Sacramento Best Estate Planning Attorneys 2024

Estate Planning

Sacramento Top 10 Best Estate Planning Attorney Guide is a user generated list and map of the best wills, trusts and estate planning lawyers in the Greater Sacramento Area, including Sacramento, Folsom, Roseville, Elk Grove, EL Dorado Hills, Rancho Cordova, Citrus Heights, Orangevale, West Sacramento, Rancho Murieta, Fair Oaks, Carmichael, Rocklin, Lincoln, Loomis, Granite Bay, Auburn, Placerville, Cameron Park, Davis, Woodland, Sutter Creek, Jackson, Yuba City & Marysville. If you’ve had a positive experience with one of these attorneys, please share your recommendation by giving them a thumb up. Your review is important to us.

Attorney Specialties

Auto AccidentsBankruptcyBusiness LawCriminal LawDivorceDUIEmploymentEstate PlanningForeclosuresImmigrationLabor LawMedical MalpracticeMotorcycle AccidentsPersonal InjuryReal Estate LawSocial Security LawTax LawTruck AccidentsWorkers Compensation

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Estate Planning Law News

Drivers That May Impact Your Estate Planning In 2021 And Beyond


When we talk about estate planning in 2021 and beyond, what are we doing with our wealth and investing if tax rates start going up? How has technology changed the estate planning process? Should you sell a business or change your succession plan in light of potential legal changes coming from D.C.?

Estate planning is a complex area that needs to be reviewed over time. Laws can change, markets move and goals will shift, requiring estate plans to be updated.

Right now, there are multiple legislative proposals that may impact your estate planning at some point – the most notable being the American Families Plan Act, which includes proposals to increase the ordinary income tax rate and capital gains taxes. Additionally, there are estate law-specific proposals that would dramatically impact many existing plans.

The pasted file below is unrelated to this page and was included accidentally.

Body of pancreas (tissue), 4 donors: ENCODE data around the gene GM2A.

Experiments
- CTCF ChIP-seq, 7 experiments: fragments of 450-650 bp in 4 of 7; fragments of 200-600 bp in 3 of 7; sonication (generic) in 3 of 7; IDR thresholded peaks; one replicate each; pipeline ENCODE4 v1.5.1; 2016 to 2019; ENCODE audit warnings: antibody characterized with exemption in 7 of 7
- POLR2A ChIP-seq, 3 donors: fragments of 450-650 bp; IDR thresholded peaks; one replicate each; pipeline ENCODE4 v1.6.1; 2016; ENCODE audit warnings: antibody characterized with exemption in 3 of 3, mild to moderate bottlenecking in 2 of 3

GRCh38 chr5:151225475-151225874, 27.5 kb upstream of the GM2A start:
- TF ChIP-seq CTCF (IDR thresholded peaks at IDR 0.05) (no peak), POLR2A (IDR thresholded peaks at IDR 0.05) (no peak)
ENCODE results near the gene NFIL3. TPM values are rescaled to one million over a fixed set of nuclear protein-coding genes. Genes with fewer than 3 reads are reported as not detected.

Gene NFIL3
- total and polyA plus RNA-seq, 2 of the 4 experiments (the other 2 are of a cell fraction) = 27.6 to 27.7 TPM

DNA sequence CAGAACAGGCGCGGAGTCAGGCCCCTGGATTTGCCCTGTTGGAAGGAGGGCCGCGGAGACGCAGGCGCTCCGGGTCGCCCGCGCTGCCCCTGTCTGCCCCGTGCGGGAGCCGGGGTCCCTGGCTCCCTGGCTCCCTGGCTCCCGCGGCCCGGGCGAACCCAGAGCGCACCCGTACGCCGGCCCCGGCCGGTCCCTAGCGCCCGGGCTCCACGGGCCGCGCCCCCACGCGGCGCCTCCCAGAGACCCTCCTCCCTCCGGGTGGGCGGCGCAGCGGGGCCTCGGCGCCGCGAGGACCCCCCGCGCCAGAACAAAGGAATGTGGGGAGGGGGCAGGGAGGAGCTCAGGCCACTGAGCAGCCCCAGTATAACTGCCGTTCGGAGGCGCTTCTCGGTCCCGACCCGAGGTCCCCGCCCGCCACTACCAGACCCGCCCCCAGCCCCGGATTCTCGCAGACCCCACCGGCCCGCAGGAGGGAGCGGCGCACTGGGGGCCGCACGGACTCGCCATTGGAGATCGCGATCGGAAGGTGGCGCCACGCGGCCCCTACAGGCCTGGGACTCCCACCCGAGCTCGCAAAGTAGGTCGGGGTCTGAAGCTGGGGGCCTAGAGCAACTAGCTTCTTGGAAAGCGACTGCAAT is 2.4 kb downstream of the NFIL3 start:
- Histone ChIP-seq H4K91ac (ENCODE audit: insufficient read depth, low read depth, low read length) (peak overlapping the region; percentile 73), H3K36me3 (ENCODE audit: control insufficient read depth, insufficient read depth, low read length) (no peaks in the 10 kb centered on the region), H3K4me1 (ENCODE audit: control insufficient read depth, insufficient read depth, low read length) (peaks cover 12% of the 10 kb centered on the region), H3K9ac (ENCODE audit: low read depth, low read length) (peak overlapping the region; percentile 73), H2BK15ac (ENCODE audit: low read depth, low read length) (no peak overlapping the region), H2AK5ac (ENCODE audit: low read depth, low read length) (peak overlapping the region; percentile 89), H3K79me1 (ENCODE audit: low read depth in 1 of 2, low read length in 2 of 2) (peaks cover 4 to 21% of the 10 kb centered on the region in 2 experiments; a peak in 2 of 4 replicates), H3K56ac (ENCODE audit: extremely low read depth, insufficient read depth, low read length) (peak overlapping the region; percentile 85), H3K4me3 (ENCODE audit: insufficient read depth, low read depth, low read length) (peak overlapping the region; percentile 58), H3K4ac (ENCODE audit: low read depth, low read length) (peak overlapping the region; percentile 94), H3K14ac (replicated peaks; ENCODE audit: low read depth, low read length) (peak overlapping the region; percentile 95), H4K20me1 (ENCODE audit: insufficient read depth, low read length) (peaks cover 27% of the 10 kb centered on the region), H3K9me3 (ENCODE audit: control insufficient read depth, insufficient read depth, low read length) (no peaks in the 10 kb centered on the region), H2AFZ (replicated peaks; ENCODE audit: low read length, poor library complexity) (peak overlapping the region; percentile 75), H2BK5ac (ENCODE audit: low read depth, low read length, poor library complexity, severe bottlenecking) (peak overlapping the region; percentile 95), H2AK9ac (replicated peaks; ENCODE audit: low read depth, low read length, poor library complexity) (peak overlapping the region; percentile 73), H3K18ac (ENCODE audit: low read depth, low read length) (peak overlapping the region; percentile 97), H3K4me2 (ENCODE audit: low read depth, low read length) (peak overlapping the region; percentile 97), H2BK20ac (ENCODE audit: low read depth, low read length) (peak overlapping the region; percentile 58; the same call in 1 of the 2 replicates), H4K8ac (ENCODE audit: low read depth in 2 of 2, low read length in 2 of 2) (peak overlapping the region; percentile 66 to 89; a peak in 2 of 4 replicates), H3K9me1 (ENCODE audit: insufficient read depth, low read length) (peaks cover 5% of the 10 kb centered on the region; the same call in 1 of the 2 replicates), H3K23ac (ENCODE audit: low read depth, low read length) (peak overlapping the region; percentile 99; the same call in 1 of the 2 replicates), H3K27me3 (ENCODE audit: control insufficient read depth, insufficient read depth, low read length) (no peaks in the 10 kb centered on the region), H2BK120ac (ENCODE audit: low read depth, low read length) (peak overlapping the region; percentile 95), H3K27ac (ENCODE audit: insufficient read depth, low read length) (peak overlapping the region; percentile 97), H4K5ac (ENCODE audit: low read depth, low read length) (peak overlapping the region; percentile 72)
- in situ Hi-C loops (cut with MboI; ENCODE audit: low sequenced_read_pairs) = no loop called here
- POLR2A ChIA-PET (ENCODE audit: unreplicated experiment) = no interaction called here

Pandemic shines light on estate, retirement planning in Northern Nevada

Northern Nevada Business Weekly

Jason Morris, an estate planning attorney at Woodburn and Wedge law firm in Reno, has noticed a trend throughout the coronavirus pandemic.

“We saw a significant uptick in new clients looking to do estate planning as well as existing clients recognizing the need to update their existing plans,” Morris said.

After all, if 2020 and now 2021 have taught us anything, it’s that mortality is inevitable. And that has put a spotlight on the need for adults, young and old, to get estate plans in order.

A survey conducted by last fall found that 32% of young people ages 18 to 34 said they got a will because of the pandemic. What’s more, 21% of that age group also drew up a will specifically because they or someone they knew had COVID-19. Of Americans who have a will, 26% got one because they were fearful of serious illness or death related to the coronavirus.

Yet, the majority of Americans still do not have a will. The survey found that 62% of Americans don’t have a will and, of those who do, 12% created them in the past 12 months.

“Business has been busy with respect to estate planning,” said Kyle Winter, partner at Allison MacKenzie law firm in Carson City. “Events such as the pandemic are common to trigger people to start
Remarried With Children? 5 Estate Planning Mistakes to Avoid


A second marriage can be a balm for the heartache of losing a spouse, be it through death or divorce. Nevertheless, if there are children or other heirs involved, you should consider carefully what will happen with your money and possessions when you pass on.

You can never guarantee that everyone in the blended family will be happy with the arrangements you have made with a second marriage. But you can at least avoid some mistakes so that your immediate family doesn't get shut out of an inheritance — or worse, that an ex-spouse gets an inheritance that you didn't plan on giving.

Most people mean well: They want their spouse to inherit their possessions when they die, and their heirs to split what's left when the spouse dies. And they want everyone, including their children and their spouse's children, to be happy. No one wants a brawl to break out when the will is read.

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